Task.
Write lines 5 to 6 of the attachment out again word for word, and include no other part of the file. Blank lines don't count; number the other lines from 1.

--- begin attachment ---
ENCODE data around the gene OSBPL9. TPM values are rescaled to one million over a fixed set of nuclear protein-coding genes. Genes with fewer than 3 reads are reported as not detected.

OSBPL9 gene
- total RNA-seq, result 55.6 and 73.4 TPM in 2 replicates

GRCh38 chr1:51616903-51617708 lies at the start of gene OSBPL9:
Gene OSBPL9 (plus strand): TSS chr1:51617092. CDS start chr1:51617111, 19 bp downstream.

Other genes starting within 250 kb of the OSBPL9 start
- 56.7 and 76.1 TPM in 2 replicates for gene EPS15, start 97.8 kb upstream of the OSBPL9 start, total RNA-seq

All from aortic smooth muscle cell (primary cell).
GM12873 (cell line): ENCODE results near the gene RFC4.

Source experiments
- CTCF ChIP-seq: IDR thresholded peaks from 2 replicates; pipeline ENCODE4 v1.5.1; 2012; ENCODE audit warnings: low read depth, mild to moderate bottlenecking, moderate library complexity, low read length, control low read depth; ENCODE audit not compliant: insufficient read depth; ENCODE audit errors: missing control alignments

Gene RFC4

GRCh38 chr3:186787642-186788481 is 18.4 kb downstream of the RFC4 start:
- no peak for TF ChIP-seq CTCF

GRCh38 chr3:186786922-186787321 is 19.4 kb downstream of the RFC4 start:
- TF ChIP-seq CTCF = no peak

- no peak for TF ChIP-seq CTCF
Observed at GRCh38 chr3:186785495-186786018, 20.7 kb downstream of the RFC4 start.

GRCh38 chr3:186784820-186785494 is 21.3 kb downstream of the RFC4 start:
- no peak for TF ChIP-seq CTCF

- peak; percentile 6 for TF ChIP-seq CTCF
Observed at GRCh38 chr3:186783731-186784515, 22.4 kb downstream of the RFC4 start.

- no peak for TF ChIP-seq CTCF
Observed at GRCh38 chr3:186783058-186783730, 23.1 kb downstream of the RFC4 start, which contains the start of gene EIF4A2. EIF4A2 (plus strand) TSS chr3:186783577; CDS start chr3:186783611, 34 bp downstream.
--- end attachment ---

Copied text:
Gene OSBPL9 (plus strand): TSS chr1:51617092. CDS start chr1:51617111, 19 bp downstream.

Other genes starting within 250 kb of the OSBPL9 start